The pros and cons of crepe shoe soles

A polarising style of sole.

Crepe soles are a style of rubber shoe sole often found on more casual shoes.
Perhaps the best known example of footwear with this style of sole is the Desert Boot, a chukka popularised by Clark’s. Other common styles with crepe soles include Wallabees, and some types of moccasins.
All casual styles.

A crepe sole is something you’ll either love or hate wearing, and you’ll learn quickly.
If you love them, you’ll find yourself wanting to wear them all the time.
If you don’t, you’ll find any pairs of footwear you own with crepe soles on them to spend most of their time languishing on the shoe rack.

There are some notable upsides to crepe soles.
Their remarkable sponginess means they have plenty of cushion and give; it can feel incredibly comfortable to walk around on them.
Light in weight, legend has it that the crepe sole was originally designed for British servicemen in the North African desert.
Crepe soles are often paired with suede uppers to craft a light, breathable shoe.

Grip is also quite good on a crepe sole given its serrated surface, which made it even more suited to its original purpose.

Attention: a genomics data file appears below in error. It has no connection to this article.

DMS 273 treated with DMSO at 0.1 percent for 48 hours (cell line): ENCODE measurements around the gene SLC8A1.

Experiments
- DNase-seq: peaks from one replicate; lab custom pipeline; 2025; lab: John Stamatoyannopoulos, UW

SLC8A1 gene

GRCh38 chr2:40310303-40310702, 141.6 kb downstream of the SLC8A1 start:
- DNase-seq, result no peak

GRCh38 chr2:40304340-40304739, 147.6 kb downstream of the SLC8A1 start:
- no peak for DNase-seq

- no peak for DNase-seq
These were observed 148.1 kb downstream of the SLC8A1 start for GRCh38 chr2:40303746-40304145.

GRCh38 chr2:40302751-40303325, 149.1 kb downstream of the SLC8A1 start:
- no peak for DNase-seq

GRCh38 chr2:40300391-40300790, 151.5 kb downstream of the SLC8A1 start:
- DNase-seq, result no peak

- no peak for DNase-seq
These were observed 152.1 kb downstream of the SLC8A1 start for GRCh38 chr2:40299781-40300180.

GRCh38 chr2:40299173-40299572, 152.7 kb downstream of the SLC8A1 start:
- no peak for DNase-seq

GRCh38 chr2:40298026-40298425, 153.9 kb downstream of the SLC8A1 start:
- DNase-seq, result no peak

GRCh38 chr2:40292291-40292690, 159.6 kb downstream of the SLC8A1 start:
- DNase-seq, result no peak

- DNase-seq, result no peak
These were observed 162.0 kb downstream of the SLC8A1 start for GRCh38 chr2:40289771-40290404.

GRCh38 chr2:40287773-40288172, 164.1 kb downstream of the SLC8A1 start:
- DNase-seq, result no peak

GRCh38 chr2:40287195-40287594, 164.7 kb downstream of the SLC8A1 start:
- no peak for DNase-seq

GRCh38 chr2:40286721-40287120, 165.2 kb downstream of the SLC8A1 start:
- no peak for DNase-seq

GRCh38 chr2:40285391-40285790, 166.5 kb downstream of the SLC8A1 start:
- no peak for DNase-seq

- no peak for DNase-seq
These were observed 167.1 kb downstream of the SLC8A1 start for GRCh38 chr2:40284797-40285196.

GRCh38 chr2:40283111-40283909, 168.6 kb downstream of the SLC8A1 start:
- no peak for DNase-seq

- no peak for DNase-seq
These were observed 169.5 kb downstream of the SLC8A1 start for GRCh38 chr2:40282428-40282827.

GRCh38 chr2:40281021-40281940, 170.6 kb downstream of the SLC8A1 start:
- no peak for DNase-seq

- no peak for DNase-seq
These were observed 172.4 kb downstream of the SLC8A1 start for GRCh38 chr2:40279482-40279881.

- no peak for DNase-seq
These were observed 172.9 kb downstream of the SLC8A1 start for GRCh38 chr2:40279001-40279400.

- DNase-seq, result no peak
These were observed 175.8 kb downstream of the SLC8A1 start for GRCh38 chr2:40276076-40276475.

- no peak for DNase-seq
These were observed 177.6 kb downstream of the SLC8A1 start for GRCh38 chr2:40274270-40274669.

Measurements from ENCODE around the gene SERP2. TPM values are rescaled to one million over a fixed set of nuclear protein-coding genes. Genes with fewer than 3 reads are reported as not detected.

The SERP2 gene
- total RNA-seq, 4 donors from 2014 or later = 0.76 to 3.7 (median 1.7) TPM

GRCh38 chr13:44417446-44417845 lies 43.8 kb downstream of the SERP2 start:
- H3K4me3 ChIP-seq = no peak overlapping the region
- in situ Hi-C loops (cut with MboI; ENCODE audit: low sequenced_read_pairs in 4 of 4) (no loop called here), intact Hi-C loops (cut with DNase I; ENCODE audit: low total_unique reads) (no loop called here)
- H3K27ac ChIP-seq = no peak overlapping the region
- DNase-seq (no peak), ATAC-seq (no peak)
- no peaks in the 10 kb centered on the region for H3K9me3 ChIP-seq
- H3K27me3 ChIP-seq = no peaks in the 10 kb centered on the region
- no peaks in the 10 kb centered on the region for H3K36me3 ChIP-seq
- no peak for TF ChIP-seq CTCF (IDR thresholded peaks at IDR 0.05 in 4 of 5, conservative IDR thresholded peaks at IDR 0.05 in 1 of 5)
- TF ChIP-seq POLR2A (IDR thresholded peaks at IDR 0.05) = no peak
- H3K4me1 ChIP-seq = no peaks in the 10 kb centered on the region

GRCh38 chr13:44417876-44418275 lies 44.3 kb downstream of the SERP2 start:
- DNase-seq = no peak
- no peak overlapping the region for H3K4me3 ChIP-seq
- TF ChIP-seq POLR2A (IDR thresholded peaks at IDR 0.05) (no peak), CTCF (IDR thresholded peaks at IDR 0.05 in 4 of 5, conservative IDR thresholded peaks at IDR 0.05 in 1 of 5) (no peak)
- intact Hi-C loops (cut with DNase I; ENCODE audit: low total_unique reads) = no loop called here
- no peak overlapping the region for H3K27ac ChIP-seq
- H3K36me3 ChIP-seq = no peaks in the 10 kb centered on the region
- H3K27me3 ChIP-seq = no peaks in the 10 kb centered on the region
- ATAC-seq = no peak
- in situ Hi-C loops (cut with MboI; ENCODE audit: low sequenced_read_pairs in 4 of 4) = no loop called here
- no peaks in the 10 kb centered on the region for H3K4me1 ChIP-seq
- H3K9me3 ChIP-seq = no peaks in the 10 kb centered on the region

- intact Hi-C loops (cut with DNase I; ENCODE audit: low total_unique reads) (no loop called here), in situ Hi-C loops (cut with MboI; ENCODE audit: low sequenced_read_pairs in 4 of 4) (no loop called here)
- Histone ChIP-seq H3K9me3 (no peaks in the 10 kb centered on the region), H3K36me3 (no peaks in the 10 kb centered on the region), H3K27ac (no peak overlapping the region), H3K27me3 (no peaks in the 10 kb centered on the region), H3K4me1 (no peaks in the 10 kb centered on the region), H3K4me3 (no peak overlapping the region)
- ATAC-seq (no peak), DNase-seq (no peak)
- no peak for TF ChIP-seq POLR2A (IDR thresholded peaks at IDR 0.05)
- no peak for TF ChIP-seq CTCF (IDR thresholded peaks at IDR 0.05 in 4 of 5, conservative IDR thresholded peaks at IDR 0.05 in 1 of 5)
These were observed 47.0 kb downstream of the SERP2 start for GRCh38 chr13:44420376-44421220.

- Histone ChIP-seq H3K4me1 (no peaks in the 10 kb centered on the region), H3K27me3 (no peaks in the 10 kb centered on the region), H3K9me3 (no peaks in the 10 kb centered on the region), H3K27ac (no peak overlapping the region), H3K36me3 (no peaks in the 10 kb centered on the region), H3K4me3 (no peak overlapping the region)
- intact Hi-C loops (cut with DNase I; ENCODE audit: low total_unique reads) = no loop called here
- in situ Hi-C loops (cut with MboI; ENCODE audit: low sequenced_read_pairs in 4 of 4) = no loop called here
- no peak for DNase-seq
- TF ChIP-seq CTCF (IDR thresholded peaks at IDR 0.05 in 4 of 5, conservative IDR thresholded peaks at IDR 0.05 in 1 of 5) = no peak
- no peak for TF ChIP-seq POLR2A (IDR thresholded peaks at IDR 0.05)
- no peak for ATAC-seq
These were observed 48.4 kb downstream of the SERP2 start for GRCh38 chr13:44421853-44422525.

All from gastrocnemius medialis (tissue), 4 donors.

Shoes with crepe soles, more often than not, also tend to be quite inexpensive.

Unfortunately, one of the greatest cons for crepe soles is a near complete lack of arch support.
This is what quickly put me off of wearing desert boots, as I found my feet were hurting badly within a kilometre of walking.
The soles are also quick to dirty, in addition to being very difficult to clean. Unless the sole is made from black rubber, the underside soon will be.

These soles went from crisp and clean to looking like this, within 10 wears.

Given the casual appearance of crepe soles, it’s also rare to find them on a dressier shoe. If you’re looking for a more formal shoe, crepe soles won’t be your ideal port of call.

If you’re comfortable in shoes with minimal arch support and are looking for a casual style of shoe, something with a crepe sole may be perfect for you.
The inexpensive nature of most crepe soled shoes makes for a style that you can experiment with and not incur a great loss if you decide you don’t like them.

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With content features ranging from appearances on popular menswear hubs (The Rake, StyleForum, Put This On) to French perfume newsletters and university course readings, Sam is a writer, designer and enthusiast in the fields of menswear and fragrance.

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